Is the FDA ret--ded? No I am not using the R word.
Want to know why we didn't stop the Opioid epidemic before it started? Because the FDA allowed Purdue Pharma to start selling OxyContin for chronic pain without any testing or clinical trials. It was designed to be used only for short-term (aka a few days) post-surgical pain.
The FDA, while delaying the approval of actual good drugs that work, decided to let Purdue have a "pass". Oh well!
Here's a great that chronicles the whole bloody mess.
The FDA’s Baby Formula Whitewash
An agency report blames its failures on—wait for it—lack of money.
By The Editorial BoardFollow
Sept. 21, 2022 6:38 pm ET
The Food and Drug Administration on Tuesday took responsibility for this spring’s baby formula shortage. Alas, no. Instead the agency released a report whitewashing its failures and imploring Congress for more money.
Parents were left to scavenge supermarkets for baby formula after the shutdown of an Abbott Laboratories plant in Michigan linked to four infant illnesses. The FDA blames “unique circumstances, requiring the agency to address a relatively poorly understood pathogen.” But the bacteria Cronobacter that caused the illnesses isn’t novel.
The Centers for Disease Control and Prevention’s website has a section on Cronobacter that explains how the germ can contaminate powder formula in the home and processing facilities. FDA also says its “foods program had to balance considerations of product safety and product availability in a way it has never had to before,” but this also isn’t true.
Several infants became ill with Cronobacter in 2011, including one who died after consuming Mead Johnson’s Enfamil. An FDA investigation found no bacteria in Mead Johnson’s formula and cleared it to stay on the market. This time the FDA was late to investigate problems at Abbott’s Michigan plant and then didn’t ensure adequate formula supply when it shut down.
A whistleblower report to the agency last October described unsanitary conditions at the plant. The FDA report says the complaint was lost in its mail and that “inadequate processes and lack of clarity related to whistleblower complaints may have delayed” its response. Investigators didn’t start to inspect the Abbott plant until late January.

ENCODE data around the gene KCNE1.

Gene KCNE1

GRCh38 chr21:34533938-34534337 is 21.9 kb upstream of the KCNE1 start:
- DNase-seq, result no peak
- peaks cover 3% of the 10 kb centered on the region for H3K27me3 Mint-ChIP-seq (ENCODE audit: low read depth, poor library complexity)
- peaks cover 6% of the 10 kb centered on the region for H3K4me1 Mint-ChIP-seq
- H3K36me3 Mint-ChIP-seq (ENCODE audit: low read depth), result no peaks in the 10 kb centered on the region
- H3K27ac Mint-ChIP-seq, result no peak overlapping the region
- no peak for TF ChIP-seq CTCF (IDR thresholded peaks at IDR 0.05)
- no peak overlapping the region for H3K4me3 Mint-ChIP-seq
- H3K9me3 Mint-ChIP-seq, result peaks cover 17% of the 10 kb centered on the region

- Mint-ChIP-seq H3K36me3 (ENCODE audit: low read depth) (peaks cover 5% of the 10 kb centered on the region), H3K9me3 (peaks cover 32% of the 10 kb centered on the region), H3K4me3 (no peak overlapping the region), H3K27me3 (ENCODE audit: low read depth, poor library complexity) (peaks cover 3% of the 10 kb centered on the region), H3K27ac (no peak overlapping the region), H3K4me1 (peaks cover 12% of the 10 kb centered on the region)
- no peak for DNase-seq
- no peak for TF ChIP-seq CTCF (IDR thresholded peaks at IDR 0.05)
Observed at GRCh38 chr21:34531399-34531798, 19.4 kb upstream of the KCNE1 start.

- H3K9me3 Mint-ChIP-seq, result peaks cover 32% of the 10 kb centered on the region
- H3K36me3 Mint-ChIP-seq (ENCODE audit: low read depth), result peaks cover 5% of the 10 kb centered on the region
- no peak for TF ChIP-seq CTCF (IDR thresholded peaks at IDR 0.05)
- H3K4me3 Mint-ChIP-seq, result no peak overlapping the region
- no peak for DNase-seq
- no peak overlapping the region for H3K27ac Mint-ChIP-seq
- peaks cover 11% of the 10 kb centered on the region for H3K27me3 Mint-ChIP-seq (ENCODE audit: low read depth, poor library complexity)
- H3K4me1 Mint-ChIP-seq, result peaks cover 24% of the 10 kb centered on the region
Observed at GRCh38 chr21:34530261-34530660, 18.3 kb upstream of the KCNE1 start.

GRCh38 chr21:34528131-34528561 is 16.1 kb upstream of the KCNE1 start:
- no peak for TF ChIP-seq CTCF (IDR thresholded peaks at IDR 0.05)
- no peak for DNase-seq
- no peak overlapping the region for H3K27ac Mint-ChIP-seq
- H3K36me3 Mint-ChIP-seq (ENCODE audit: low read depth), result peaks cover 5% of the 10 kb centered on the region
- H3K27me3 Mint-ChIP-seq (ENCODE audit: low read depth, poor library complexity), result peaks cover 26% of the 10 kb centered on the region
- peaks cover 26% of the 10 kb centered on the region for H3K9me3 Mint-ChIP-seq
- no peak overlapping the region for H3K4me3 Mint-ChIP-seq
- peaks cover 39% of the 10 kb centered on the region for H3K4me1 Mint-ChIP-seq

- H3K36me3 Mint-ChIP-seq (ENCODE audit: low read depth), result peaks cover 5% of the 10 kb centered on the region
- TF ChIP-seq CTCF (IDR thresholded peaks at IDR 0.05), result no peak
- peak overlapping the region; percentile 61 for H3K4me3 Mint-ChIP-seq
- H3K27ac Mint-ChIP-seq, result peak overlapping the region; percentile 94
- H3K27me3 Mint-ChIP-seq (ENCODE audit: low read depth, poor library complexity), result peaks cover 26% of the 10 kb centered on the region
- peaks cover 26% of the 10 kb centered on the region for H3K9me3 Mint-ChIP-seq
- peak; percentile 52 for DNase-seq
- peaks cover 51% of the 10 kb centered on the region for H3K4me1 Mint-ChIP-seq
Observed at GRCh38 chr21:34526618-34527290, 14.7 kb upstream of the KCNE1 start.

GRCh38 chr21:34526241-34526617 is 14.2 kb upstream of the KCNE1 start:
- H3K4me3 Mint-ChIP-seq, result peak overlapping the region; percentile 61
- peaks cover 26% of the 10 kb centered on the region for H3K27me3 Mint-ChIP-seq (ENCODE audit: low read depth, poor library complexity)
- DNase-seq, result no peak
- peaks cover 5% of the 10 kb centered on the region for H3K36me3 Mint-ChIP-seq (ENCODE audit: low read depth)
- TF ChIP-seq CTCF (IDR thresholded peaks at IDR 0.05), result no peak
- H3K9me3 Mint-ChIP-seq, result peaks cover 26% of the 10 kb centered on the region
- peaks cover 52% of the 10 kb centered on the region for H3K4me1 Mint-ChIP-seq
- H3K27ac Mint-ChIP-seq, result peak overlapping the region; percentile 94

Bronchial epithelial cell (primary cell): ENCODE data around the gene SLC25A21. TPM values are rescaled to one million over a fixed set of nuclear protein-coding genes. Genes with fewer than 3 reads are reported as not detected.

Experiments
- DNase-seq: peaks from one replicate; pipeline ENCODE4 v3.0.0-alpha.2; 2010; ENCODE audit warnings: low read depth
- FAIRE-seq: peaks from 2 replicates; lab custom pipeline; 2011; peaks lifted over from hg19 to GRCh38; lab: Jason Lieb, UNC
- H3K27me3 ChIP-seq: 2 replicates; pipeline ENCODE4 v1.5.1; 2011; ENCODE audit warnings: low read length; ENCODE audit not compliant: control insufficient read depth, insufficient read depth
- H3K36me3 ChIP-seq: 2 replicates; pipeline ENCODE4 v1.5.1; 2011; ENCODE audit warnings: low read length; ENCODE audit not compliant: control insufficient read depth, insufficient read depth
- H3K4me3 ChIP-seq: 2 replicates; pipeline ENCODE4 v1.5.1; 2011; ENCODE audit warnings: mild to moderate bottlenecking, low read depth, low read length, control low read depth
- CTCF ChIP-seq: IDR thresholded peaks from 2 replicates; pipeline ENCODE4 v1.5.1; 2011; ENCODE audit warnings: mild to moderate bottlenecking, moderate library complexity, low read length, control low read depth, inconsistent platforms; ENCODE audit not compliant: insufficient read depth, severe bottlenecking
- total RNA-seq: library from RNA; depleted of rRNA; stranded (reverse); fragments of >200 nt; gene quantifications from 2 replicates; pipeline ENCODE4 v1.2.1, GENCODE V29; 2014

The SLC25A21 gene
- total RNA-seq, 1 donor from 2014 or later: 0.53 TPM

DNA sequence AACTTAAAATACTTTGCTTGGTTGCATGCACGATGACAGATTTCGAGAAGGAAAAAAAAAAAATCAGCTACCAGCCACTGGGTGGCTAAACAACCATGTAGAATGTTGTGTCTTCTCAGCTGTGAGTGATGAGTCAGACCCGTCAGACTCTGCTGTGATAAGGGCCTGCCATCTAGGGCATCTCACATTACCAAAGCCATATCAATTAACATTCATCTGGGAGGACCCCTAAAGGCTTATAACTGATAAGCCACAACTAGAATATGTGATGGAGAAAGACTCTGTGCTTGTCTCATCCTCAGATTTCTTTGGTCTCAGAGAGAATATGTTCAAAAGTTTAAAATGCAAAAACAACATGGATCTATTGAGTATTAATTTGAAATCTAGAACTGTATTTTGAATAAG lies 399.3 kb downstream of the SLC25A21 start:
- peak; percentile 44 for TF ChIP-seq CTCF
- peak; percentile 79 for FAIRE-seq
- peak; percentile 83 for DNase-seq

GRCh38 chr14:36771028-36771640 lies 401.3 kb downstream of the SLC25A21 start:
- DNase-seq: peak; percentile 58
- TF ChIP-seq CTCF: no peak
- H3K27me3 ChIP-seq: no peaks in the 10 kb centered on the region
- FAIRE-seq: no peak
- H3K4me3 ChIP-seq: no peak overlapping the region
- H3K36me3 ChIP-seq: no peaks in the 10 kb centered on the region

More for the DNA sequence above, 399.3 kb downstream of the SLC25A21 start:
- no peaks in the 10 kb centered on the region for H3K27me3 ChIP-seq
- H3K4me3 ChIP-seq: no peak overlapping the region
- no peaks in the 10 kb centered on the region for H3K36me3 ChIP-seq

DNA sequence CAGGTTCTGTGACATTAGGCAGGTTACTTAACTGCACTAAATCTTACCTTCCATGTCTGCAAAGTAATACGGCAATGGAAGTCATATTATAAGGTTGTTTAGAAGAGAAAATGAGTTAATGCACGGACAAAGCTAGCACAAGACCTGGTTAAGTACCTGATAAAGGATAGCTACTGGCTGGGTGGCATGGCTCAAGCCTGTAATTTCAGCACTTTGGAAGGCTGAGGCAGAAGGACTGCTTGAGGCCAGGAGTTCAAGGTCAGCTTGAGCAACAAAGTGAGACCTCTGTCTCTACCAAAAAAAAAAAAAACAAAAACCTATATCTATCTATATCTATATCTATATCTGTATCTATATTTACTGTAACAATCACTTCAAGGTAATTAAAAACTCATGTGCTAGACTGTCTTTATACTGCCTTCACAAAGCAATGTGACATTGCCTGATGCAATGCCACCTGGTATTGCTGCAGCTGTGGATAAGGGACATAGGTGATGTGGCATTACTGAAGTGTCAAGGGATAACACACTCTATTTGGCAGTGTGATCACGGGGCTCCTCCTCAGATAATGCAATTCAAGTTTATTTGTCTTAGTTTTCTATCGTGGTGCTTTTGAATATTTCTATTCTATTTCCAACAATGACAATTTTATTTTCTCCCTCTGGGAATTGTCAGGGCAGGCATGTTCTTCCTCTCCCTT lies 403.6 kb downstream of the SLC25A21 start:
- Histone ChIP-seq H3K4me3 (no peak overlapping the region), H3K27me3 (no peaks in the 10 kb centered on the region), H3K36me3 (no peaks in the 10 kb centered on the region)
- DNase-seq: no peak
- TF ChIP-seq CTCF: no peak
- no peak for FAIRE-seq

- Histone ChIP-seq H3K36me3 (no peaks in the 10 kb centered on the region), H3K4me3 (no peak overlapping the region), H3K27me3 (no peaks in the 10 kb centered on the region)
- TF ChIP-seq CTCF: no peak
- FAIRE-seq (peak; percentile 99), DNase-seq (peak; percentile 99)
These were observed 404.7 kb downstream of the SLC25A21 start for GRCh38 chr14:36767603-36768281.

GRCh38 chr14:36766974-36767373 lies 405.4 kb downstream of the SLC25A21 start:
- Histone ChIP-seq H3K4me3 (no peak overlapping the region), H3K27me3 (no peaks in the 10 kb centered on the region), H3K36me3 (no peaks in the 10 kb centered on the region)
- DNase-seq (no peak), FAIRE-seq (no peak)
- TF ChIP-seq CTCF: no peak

After inspectors identified Cronobacter on some surfaces, Abbott shut down the plant and initiated a recall in mid-February. Abbott says its own investigation found that its product didn’t cause the illnesses, and the FDA hasn’t shown otherwise.
The FDA could have then eased formula labeling and ingredient requirements so more product could be imported. Some 98% of U.S. formula is manufactured domestically. But FDA didn’t start to allow more imports until mid-May when shelves were already bare.
The report says the FDA did not “have the authority, expertise, or resources to manage supply chain issues and shortages of critical food product,” nor “sufficient staffing, training, equipment, and regulatory authorities” to fulfill its mission. “Simply put, if the FDA is expected to do more, it needs more,” the report’s author Steven Solomon says.
Regulatory agencies always ask Congress for more money to fix failures caused by their own bureaucratic breakdowns. But the FDA still hasn’t learned its lesson and has been slow to approve foreign formula, 13 GOP Senators led by Kansas’s Roger Marshall said in a letter Tuesday to Commissioner Robert Califf.
Abbott Nutrition, Mead Johnson, and Perrigo control more than 80% of the U.S. market, and “any disruption in an oligopoly will undoubtedly lead to supply chain shortages,” the Senators noted. Yet the “FDA has still not indicated any attempt to review or prioritize increasing domestic production through competition.” The last application granted by the FDA was on Aug. 10.
With Abbott’s Michigan plant restarting, perhaps the FDA figures foreign formula won’t be needed. But shortages are sure to happen the next time there’s a problem at a domestic factory. Regulators who don’t learn from their mistakes are doomed to repeat them—and then ask for more money again.